B. Preparation/Documentation. Essential documents and information the team will need or should create for an Estate Plan may include:
A Will should be created or the most recent Will should be reviewed;
Trusts, either a client’s own or those in which a client, spouse or other heirs are beneficiaries;
Financial Powers of Attorney;
Prenuptial or Marital Agreements, if applicable;
Business ownership documents and information, if applicable;
Advance directives, such as Health Care Powers of Attorney or Living Wills.
Typically, these documents are drafted at the same time to ensure a couple’s wishes regarding life-sustaining treatment are carried out if they become terminally ill.
C. Review and Update. Once an Estate Plan is in place, you should plan to review and update every three (3) to five (5) years or whenever you experience a life-changing event, such as:
The death of a spouse;
The birth or death of a beneficiary or fiduciary;
Moving to another state or country;
A significant change in your client’s financial situation;
The purchase or sale of a business;
Divorce or remarriage; or
The client, spouse, or a beneficiary becomes physically or mentally disabled.
The value of an Estate Plan goes beyond the time and money it can save your loved ones once you are gone. Having an Estate Plan in place gives loved ones the assurance they are financially secure to the best of their abilities and can serve as a valuable relationship between the Estate Planning Attorney and your family's subsequent generations.
Estate Plan Documents Summary.
Most people are unaware of what documents make up an Estate Plan.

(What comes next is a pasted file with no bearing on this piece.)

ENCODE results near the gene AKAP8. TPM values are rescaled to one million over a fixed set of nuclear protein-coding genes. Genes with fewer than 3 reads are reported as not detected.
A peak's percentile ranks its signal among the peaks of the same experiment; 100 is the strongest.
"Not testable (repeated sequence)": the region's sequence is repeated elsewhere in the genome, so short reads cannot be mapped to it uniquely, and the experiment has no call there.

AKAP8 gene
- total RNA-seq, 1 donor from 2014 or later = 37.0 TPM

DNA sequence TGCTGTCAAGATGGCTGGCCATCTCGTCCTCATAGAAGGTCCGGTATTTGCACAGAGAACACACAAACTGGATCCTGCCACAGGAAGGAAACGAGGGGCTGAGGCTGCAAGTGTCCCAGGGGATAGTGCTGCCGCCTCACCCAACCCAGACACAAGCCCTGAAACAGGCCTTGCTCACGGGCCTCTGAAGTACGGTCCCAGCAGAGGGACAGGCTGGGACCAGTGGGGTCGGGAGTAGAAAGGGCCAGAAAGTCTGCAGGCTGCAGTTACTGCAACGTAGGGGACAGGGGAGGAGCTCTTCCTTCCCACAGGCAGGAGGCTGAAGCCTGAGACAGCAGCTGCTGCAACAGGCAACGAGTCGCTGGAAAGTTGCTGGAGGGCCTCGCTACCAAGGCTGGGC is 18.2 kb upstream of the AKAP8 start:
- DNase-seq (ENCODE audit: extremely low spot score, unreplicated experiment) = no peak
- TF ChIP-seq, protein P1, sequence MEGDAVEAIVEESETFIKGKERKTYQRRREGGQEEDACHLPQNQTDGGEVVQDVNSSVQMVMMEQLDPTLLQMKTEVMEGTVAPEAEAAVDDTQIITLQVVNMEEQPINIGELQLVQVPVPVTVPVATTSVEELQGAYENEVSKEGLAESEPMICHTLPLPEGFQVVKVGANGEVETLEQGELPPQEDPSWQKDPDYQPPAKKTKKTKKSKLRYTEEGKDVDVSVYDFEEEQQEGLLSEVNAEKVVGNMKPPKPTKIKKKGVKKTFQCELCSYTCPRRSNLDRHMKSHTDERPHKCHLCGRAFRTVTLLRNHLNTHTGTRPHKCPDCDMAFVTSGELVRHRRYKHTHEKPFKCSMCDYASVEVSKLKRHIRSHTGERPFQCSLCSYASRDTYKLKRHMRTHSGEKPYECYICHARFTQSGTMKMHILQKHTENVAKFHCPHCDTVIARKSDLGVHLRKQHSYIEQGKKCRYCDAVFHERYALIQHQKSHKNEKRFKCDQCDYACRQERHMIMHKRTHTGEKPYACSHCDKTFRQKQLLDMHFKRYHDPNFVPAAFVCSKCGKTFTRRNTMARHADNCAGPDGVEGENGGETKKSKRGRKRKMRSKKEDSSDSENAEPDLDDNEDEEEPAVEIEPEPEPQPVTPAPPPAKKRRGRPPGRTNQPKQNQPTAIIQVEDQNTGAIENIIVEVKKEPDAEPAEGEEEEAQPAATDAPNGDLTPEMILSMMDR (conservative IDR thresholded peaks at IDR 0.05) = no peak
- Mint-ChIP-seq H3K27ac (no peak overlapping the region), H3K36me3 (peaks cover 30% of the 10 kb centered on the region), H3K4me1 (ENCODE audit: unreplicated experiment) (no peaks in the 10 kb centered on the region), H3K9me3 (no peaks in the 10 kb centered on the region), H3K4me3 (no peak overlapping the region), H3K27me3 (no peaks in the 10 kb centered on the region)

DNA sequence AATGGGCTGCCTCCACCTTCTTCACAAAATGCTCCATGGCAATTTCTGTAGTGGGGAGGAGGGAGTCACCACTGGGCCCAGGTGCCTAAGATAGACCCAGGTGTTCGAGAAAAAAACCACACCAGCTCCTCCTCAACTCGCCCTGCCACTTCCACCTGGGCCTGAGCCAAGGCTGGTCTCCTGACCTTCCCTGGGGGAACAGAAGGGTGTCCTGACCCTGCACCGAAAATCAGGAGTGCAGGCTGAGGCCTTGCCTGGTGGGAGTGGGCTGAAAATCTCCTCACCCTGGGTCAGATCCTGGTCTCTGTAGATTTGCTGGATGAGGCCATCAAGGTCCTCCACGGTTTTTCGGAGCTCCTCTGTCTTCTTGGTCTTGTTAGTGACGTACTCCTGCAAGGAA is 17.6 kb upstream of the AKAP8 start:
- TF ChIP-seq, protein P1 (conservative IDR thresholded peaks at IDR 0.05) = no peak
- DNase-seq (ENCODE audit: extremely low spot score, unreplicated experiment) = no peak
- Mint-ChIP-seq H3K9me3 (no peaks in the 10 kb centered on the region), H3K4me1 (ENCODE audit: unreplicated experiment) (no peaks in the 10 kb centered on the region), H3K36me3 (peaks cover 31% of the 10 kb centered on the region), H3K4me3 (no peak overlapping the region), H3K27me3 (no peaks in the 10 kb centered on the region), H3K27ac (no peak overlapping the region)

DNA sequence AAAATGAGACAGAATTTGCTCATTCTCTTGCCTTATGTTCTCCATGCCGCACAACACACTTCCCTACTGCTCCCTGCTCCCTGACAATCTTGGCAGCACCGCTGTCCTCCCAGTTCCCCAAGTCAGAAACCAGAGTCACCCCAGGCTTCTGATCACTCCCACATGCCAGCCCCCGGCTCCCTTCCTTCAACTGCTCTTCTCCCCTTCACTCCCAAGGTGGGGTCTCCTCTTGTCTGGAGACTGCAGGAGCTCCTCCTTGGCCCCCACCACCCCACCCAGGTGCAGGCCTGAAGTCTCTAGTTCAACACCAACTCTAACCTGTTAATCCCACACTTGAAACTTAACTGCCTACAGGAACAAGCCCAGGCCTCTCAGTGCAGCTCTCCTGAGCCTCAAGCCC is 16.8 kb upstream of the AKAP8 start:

In essence, several documents are normally required to handle all issues that may arise due to incapacity or death. A good Estate Plan will likely consist of the following documents:
A Will to nominate guardians for your children and layout your wishes about how your property should be distributed upon your death.
A Living Trust to lay out your wishes regarding how property should be managed and distributed upon your death or incapacity. Note: Property in a trust passes outside of the court and avoids probate, which is particularly important since the probate process may become time-consuming and expensive.
A Power of Attorney for financial matters to appoint individuals to make financial decisions on your behalf either now or triggered by your incapacity.
A Health-care Directive (Living Will) to appoint the individual(s) to make medical decisions on your behalf and to specify the type of care you want to receive, such as pain relief administered if you are terminally ill or permanently unconscious, and your preferences regarding organ donations and other final arrangements.
Most Estate Plans begin with a Will and/or a Living Trust.
Wills and the Probate Process. A Will provides your instructions, but it does not avoid probate. Any assets titled in your name or directed by your Will must go through your state’s probate process before they can be distributed to your heirs. (If you own property in other states, your family will probably face multiple probates, each one according to the laws in that state.)
The process varies greatly from state to state, but it can become expensive with legal fees, executor fees, and court costs. It can also take anywhere from nine months to two years or longer. With rare exceptions, probate files are open to the public and excluded heirs are encouraged to come forward and seek a share of your estate. In short, the court system, not your family, controls the probate process.
Living Trust and the Probate Process. Jointly-owned property and assets that let you name a beneficiary (for example, life insurance, IRAs, 401(k)s, annuities, etc.) are NOT controlled by your Will and usually will transfer to the new owner or beneficiary without probate.